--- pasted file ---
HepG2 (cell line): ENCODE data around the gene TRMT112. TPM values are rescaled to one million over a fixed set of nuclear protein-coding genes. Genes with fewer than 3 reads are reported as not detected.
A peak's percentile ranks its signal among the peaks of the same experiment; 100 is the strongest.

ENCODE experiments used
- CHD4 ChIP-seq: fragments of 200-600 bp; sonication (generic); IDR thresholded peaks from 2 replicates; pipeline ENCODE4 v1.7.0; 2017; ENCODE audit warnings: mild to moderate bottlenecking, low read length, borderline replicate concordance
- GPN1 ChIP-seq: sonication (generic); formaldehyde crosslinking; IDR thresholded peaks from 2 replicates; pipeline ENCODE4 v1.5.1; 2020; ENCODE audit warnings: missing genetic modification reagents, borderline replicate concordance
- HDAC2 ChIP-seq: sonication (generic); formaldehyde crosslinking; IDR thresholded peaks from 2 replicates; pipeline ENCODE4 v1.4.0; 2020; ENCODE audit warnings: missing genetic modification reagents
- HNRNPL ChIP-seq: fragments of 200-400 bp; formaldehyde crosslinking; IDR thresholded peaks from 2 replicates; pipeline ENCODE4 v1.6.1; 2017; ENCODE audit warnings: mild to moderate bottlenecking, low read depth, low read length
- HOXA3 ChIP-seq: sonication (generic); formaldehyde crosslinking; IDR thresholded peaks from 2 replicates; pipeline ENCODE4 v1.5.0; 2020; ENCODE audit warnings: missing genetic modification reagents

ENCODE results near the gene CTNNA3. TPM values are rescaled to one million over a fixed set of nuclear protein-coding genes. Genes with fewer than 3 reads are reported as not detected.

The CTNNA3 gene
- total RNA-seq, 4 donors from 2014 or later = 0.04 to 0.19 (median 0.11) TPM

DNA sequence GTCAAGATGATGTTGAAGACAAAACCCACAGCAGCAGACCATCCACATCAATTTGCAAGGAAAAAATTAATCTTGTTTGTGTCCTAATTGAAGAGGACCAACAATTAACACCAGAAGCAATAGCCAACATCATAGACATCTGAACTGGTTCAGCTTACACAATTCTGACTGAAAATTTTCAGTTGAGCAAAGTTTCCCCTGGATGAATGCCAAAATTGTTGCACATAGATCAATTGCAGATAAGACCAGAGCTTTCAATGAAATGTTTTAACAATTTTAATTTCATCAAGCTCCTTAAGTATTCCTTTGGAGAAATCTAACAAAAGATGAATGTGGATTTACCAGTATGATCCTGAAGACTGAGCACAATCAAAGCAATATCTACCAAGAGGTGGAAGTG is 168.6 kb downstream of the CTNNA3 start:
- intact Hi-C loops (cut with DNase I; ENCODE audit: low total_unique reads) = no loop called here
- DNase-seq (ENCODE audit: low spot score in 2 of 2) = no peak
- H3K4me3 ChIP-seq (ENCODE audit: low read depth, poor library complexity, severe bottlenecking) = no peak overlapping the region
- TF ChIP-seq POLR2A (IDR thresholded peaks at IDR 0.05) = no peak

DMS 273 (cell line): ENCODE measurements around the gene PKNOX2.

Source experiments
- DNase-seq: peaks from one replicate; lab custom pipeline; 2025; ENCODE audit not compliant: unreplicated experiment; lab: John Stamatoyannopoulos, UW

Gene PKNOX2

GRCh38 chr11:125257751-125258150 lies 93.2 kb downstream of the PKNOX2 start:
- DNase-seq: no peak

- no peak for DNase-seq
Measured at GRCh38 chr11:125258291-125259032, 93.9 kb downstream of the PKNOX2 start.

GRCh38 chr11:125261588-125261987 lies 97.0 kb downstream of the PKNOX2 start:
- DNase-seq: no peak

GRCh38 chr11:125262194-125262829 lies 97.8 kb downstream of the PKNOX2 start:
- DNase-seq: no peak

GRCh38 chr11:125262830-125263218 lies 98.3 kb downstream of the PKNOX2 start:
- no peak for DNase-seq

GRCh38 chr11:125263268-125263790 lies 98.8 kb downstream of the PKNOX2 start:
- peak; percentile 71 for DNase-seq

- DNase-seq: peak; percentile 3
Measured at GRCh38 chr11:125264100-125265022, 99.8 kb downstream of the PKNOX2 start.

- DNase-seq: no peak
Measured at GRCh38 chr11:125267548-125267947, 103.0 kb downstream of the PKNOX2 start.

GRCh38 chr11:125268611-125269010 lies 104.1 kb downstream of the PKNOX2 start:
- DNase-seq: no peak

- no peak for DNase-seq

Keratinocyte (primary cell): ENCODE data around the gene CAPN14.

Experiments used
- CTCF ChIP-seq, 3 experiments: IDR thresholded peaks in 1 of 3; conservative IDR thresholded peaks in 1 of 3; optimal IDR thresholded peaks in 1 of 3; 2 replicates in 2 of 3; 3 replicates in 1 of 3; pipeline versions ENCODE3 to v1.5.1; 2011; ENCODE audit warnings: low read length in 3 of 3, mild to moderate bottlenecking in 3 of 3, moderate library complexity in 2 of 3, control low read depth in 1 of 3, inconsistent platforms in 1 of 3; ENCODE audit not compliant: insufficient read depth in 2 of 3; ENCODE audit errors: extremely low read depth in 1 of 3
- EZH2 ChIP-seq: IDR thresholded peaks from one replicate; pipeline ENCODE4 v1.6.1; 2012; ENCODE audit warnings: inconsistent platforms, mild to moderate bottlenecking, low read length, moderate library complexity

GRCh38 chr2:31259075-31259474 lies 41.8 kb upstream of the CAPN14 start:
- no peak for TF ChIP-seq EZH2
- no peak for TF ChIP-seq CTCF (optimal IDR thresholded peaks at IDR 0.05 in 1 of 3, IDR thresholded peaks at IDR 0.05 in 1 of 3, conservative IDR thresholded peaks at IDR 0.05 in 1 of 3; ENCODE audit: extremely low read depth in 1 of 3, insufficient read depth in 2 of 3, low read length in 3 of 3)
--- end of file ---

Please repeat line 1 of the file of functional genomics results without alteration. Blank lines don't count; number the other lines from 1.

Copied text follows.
HepG2 (cell line): ENCODE data around the gene TRMT112. TPM values are rescaled to one million over a fixed set of nuclear protein-coding genes. Genes with fewer than 3 reads are reported as not detected.